Stocks show Greenspan's approach was sound

November 19, 2006|By Jay Hancock | Jay Hancock,Sun Columnist

It was not a judgment. It was a question, posed in the manner of Socrates, who said, "I know nothing except the fact of my ignorance."

But Alan Greenspan's musing about the stock market a decade ago seemed close enough to truth to become the T-shirt slogan for the 1990s.

"How do we know," the maestro wondered in late 1996, "when irrational exuberance has unduly escalated asset values, which then become subject to unexpected and prolonged contractions as they have in Japan over the last decade?"

Irrational Exuberance became the title of a hit book on financial insanity. The New York Times printed the phrase almost once a week, on average, between late 1996 and early 2000, when stocks began falling and temporarily wiping out $7 trillion in wealth. Greenspan himself seemed to become addled by irrationality, fueling the boom with easy money and suggesting that markets know best.

But U.S. stocks are having the last word. That is making conventional wisdom about the 1990s - that it was mostly money down the drain for shareholders - seem not so rational, either.

Many of the lunatics who bought stocks last decade have done very well indeed if they diversified, held on, kept buying through the decline and could afford to wait for the rebound, which is the only way to be in the market.

Greenspan spoke on Dec. 5, 1996, in an evening speech at the American Enterprise Institute. If on that day you had sunk $1,000 into, say, the T. Rowe Price mutual fund that tracks the S&P 500 stock index, your money would have earned an average of 7.9 percent a year and would be worth more than $2,100 today.

That wasn't so irrational, now, was it? Over 10 years your investment would have outpaced bonds, money-market funds, bank deposits, even high-flying gold. Even, in many places, residential real estate.

Had you bought two years later, in late 1998, after stocks had soared even more, you still would have earned 2.8 percent a year, on average. That's a little better than inflation.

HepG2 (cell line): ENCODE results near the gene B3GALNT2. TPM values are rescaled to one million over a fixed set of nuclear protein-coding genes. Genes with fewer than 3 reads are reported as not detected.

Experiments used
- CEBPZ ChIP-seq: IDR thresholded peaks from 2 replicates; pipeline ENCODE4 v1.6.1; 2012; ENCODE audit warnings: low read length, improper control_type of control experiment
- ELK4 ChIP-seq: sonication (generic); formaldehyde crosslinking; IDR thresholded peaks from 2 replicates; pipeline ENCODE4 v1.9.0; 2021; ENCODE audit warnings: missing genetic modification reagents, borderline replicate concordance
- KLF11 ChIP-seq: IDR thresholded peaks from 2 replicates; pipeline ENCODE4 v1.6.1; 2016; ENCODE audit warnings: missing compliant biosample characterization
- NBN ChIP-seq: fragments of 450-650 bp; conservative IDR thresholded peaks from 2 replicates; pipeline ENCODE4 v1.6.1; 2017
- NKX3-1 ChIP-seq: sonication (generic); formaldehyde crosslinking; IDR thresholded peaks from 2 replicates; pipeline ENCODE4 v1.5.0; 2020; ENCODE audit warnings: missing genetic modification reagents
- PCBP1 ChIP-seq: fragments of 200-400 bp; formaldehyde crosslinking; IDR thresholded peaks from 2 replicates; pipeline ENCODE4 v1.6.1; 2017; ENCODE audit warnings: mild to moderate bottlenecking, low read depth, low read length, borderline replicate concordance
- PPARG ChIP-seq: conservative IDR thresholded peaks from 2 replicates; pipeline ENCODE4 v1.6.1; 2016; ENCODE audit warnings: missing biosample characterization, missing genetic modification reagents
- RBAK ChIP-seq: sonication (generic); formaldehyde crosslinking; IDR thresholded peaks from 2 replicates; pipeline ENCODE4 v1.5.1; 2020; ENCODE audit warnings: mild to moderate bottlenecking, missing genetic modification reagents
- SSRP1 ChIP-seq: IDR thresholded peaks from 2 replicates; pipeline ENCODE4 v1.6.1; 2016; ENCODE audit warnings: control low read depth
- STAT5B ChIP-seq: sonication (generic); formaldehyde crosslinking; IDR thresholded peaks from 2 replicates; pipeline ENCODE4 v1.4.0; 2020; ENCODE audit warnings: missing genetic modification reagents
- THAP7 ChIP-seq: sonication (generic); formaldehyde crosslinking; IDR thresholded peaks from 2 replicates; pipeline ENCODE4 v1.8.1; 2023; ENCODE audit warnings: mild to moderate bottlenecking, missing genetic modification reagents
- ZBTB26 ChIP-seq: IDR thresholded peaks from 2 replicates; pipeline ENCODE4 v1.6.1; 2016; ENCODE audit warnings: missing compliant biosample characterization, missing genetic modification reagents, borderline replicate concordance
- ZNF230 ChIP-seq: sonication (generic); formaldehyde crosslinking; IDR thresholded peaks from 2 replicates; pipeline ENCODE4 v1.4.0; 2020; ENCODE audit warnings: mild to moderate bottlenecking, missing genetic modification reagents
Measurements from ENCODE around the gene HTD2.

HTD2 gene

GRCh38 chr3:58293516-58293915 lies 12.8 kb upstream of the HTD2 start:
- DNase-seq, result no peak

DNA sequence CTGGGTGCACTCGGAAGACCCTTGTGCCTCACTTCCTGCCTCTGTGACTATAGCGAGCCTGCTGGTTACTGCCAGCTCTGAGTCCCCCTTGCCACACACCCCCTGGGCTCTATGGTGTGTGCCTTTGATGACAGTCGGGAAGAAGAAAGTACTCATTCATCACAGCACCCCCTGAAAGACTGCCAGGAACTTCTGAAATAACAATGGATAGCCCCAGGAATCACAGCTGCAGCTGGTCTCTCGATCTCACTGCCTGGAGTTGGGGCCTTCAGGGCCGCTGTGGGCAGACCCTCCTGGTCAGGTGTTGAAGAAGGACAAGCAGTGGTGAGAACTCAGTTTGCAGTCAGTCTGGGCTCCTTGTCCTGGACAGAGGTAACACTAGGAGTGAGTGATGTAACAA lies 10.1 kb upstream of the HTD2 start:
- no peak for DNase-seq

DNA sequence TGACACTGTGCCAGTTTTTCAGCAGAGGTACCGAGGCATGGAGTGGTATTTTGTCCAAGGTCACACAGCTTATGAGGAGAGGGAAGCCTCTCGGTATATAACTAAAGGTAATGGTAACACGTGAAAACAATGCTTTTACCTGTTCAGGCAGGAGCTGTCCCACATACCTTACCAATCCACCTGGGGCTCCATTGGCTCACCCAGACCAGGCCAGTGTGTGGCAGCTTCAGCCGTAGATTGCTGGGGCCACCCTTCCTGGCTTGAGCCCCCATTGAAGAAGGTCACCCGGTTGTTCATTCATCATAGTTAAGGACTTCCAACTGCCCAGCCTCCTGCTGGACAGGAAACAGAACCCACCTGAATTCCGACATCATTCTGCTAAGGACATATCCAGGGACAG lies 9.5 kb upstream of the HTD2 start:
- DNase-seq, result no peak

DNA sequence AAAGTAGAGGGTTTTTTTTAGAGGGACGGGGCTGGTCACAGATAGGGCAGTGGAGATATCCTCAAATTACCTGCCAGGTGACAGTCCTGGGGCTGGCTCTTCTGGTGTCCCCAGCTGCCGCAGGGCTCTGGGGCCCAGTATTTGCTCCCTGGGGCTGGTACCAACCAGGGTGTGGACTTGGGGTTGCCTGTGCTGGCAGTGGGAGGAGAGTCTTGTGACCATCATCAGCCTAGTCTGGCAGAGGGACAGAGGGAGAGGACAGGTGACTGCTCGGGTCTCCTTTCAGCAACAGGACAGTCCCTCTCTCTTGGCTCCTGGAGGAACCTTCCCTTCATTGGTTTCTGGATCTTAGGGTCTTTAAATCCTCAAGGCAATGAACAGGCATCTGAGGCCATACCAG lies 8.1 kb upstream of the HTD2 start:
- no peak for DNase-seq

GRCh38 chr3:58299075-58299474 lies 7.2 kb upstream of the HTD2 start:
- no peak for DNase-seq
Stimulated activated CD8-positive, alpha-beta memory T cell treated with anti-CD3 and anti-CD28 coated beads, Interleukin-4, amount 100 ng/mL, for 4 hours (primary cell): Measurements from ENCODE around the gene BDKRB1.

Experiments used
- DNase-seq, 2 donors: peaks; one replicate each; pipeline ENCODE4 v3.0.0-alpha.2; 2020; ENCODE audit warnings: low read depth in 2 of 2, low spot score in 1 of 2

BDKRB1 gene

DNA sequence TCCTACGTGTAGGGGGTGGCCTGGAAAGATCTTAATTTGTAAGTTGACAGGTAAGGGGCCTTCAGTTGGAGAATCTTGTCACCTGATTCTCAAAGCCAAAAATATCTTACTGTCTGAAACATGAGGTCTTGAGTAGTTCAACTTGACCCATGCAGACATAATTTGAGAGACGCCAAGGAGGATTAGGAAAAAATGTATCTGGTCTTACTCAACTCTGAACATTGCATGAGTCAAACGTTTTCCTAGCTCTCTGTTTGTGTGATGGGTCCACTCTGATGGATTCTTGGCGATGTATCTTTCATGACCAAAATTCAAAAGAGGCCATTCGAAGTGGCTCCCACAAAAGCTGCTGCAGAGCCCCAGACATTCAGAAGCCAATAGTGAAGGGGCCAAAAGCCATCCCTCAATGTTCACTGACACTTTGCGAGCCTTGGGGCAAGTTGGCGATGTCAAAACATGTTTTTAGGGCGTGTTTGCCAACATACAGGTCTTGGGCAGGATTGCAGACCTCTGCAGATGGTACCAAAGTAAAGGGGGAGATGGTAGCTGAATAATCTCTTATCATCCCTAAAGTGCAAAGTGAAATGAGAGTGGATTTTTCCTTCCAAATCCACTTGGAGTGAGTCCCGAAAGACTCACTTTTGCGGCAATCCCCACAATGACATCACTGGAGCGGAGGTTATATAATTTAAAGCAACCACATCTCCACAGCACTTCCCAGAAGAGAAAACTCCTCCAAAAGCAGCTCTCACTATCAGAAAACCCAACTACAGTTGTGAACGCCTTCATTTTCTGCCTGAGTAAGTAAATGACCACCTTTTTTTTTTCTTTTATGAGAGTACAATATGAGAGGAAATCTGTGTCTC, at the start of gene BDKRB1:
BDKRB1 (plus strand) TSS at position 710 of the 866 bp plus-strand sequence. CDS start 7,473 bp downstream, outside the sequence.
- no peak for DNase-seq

And it's not like your little patch of the S&P 500, up nearly 15 percent this year, would be overpriced today. (That's hard to say about gold and real estate.) At 18 times profits and 2.8 times book value, the S&P 500 is priced close to its long-term average. Not only would you have earned 7.9 percent annually since 1996; you'd be in decent shape for further gains.

The upshot: The fundamental theory for the 1990s "buy" signal has been vindicated.

With the exception of investors in Toys.com and similarly crazy Internet firms, people who bought stocks because they expected economic changes to breed big profit gains were as logical as Mr. Spock for most of the decade.

Yes, irrationality eventually showed up, and it tainted the whole era.

At around 1,400, today's S&P 500 is still below its 2000 peak. The Nasdaq index, home a few years ago to publicly traded companies with no revenue, let alone earnings, is less than half its 2000 top. Anybody who held onto Enron or WorldCom lost everything.

But the nuttiness that occurred was a misapplication of essentially sound thinking. Buying the S&P 500 was a good idea, but not at 35 times profits in 1999. Investing in technology was smart, but not at $400 a share in companies with no profits. The 1999 foam should not obscure the beer underneath.

Greenspan's "irrational exuberance" question came early. The initial public offering for Netscape, the starting gun of the stock boom, occurred the previous year. The Dow was at 6,500; the S&P 500 at 750.

History has shown that the query was sincere. Stocks had risen sharply in 1996, and while Greenspan believed that key economic changes might justify the levitation, he also worried about a potential crash. He soon went with the first thought, that stocks were worth what investors were paying, and let the economy blow steam out its ears.

As it turns out, the economic changes of the 1990s were indeed revolutionary. Computers and the Internet enabled huge productivity gains, which helped double corporate profits in the past decade.

How do we know when irrational exuberance has unduly escalated asset values? It's extremely difficult, and those in the market should invest only for the long term. But the U.S. stock market seems to have redeemed much of the 1990s' promise. That may be vindication for Greenspan, as well.

jay.hancock@baltsun.com

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